Russia rejects mounting Covid-19 Vaccine concerns

Russia rejects mounting Covid-19 Vaccine concerns
Russia's health minister (l) has rejected widespread scepticism over the vaccine programme. Source: Getty Images
2 Min Read

Daily US Times: Russia has dismissed mounting international concern over the safety of the Covid-19 vaccine it claimed to be developed locally as “absolutely groundless”.

Russia said on Tuesday that a Covid-19 vaccine had been given regulatory approval after less than two months of testing on humans.

But experts instantly raise concerns about the speed of Russia’s work, and a growing list of countries have expressed scepticism.

Scientists in France, Spain, Germany and the US have all urged caution.

On Wednesday, Russia’s Health Minister Mikhail Murashko told the Interfax news agency:”It seems our foreign colleagues are sensing the specific competitive advantages of the Russian drug and are trying to express opinions that… are absolutely groundless.”

The vaccine would be available soon, he added.

Mr Murashko said: “The first packages of the medical vaccine… will be received within the next two weeks, primarily for doctors.”

Russian officials have said the government plan to start mass vaccination in October.

President Vladimir Putin made the announcement on Tuesday. He said the vaccine had passed all the required checks and his daughter had already been given it.

But the World Health Organization (WHO) said it was in talks with the authorities in Russia about undertaking a review of the vaccine, which has been named Sputnik-V.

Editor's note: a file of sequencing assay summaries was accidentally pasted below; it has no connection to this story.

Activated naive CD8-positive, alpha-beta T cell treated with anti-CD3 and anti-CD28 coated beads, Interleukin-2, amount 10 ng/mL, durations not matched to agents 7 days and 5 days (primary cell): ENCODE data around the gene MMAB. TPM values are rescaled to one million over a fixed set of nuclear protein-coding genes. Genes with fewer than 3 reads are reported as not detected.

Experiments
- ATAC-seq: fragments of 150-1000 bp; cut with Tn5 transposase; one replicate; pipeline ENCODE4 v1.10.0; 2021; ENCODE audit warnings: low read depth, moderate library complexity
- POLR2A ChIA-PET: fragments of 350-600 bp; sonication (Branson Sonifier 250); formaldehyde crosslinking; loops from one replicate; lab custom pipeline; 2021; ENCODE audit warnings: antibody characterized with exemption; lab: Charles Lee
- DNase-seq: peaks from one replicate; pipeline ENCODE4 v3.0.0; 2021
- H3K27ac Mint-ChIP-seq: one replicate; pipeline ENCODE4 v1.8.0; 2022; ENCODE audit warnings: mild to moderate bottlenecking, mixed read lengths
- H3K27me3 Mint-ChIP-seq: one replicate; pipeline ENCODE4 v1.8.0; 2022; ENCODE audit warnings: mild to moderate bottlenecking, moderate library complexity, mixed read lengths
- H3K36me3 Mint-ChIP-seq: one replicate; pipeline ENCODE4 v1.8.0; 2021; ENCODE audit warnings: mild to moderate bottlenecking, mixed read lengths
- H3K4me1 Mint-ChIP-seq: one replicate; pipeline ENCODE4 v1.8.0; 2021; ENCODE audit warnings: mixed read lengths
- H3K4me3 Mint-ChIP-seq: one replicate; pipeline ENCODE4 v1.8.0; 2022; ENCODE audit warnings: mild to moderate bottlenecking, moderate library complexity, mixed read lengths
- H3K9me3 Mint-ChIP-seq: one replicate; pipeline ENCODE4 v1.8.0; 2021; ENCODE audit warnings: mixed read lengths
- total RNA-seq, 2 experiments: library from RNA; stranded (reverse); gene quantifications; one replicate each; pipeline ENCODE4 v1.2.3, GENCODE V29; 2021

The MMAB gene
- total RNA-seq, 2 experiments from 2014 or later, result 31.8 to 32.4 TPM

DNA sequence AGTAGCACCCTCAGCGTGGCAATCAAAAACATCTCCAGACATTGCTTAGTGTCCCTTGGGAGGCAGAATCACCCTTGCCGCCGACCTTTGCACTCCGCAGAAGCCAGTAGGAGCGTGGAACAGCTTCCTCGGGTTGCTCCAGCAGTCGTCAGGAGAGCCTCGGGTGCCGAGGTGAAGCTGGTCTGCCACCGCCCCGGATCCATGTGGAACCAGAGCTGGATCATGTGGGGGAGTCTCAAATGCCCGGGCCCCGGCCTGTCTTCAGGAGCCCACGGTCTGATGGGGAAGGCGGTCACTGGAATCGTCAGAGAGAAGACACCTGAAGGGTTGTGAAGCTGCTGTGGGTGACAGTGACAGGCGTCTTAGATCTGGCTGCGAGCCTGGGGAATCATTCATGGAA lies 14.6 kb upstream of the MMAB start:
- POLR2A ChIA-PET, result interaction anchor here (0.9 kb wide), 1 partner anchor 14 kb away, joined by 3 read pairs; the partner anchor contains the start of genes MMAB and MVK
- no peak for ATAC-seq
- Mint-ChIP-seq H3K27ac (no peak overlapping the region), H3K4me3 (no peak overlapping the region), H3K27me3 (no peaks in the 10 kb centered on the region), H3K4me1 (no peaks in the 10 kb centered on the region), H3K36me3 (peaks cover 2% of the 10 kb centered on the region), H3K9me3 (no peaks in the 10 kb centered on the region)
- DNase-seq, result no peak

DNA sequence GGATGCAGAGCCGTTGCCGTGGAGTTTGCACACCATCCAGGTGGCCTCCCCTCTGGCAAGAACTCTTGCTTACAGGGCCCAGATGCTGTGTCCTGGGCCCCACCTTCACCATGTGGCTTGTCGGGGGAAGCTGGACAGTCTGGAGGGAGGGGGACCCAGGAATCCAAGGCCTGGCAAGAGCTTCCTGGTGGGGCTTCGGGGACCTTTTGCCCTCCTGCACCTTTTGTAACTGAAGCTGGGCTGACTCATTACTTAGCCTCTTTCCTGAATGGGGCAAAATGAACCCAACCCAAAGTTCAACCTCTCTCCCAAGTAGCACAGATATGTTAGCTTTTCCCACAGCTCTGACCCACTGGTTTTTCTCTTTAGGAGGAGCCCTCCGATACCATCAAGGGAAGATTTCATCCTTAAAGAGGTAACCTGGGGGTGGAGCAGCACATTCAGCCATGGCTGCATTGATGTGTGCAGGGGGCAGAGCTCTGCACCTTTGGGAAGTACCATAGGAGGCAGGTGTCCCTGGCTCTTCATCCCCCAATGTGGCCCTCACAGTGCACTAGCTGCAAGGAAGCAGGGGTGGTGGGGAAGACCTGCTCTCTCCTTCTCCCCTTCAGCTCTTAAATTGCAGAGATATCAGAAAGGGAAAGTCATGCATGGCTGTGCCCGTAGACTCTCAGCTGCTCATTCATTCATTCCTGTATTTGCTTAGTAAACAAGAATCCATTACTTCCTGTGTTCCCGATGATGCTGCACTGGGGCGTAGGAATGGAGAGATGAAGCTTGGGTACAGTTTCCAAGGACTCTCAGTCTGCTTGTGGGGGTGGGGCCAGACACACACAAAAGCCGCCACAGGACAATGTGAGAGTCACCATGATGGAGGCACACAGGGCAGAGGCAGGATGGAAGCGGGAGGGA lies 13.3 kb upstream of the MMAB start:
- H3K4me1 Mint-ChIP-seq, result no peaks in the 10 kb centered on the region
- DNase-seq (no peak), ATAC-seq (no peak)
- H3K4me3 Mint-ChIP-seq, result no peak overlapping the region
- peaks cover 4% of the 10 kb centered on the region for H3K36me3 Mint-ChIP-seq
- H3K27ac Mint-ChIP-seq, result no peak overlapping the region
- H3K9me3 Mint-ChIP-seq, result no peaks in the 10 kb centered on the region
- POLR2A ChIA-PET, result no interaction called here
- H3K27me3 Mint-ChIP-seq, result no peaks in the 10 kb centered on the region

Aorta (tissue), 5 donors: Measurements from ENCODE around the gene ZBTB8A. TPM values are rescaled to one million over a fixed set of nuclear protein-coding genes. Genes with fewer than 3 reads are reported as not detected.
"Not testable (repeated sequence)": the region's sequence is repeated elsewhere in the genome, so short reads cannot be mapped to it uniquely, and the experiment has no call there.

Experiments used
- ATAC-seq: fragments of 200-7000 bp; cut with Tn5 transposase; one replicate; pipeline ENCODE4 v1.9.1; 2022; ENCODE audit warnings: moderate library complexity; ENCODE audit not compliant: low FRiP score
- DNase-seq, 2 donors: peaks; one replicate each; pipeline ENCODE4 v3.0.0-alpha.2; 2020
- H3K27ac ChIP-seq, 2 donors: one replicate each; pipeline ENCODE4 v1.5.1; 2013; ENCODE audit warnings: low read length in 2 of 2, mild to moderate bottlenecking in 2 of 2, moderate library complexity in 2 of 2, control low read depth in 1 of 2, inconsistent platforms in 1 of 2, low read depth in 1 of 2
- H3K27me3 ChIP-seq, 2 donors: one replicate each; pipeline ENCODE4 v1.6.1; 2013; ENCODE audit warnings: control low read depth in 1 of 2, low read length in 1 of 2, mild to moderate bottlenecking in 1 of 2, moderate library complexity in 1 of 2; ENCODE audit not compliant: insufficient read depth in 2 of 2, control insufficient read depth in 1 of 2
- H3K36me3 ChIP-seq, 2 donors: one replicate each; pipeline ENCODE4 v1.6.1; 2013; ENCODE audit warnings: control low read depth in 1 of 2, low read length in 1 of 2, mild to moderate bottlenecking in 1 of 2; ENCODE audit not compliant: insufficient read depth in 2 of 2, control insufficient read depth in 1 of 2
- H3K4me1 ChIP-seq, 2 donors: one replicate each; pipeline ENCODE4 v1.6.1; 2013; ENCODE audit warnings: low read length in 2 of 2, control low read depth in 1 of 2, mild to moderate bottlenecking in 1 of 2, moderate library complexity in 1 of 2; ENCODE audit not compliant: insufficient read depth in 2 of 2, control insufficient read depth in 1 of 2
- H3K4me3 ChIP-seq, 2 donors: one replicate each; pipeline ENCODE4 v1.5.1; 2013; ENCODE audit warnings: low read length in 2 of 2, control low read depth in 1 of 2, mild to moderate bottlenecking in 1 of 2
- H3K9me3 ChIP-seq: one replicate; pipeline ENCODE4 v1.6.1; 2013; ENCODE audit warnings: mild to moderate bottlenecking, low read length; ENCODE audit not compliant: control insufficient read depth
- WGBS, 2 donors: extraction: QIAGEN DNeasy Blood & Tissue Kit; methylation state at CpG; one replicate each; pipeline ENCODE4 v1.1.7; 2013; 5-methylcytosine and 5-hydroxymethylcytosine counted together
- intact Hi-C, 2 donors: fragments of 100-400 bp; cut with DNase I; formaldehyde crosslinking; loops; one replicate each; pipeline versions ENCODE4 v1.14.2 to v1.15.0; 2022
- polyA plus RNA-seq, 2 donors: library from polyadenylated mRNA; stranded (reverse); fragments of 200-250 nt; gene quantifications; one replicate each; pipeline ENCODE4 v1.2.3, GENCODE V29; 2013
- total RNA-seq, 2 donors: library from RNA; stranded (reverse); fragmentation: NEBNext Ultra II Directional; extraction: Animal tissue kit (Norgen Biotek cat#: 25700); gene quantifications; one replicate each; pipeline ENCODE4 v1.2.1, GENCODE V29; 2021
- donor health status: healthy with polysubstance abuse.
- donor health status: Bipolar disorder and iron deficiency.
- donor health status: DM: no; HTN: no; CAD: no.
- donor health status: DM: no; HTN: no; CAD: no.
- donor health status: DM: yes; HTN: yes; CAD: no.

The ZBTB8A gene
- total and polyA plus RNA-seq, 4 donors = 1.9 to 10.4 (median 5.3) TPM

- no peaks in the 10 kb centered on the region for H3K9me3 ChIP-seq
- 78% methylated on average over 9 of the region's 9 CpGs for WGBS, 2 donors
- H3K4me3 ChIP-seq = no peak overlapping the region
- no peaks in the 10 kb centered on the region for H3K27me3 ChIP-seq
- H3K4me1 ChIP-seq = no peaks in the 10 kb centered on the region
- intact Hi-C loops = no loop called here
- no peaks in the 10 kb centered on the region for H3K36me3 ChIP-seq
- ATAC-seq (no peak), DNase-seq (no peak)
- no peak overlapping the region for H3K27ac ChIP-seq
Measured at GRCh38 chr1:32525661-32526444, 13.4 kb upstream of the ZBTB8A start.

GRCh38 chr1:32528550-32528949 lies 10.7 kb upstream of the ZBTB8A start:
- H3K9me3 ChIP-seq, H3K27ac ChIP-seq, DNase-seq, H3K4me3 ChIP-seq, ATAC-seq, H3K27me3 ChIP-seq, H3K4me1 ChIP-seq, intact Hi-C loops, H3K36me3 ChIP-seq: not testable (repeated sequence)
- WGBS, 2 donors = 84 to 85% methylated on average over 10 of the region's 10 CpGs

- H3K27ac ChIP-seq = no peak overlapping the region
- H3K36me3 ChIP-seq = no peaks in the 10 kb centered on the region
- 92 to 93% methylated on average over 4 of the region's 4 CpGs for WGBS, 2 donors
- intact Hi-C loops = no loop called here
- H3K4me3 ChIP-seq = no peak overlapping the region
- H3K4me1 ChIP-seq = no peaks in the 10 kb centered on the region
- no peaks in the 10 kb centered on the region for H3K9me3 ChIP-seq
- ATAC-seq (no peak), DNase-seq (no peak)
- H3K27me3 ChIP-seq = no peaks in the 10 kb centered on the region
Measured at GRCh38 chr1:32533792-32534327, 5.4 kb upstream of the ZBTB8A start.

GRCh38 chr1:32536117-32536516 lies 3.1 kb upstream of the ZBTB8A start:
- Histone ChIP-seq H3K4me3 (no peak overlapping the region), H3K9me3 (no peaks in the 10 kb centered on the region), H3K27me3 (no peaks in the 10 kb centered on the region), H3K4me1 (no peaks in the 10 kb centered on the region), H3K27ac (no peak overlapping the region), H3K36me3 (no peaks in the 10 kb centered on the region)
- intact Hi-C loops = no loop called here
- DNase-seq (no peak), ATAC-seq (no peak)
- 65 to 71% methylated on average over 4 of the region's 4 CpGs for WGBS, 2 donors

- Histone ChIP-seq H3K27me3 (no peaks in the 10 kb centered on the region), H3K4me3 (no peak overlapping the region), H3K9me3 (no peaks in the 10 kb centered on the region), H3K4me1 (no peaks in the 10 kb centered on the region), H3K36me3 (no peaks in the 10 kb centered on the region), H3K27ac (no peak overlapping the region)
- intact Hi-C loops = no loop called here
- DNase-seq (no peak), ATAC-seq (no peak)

It is not among the WHO’s list of six vaccines that have reached phase three clinical trials, which involve more widespread testing in humans.

What has the reaction been?

The progress Russia says it has made on a coronavirus vaccine has been met with scepticism by media outlets and health officials and in the US and Europe.

On Wednesday, the health minister of Germany expressed concern that it had not been properly tested.

Jens Spahn said: “It can be dangerous to start vaccinating millions… of people too early because it could pretty much kill the acceptance of vaccination if it goes wrong.”

He continued: “Based on everything we know… this has not been sufficiently tested. It’s not about being first somehow – it’s about having a safe vaccine.”

Isabelle Imbert, a researcher at the French National Centre for Scientific Research in Marseille, said promising a cure too early could be “very dangerous”.

She said: “We do not know the methodology or the results of their clinical trials.”

You may read: New Zealand records first coronavirus cases in 102 days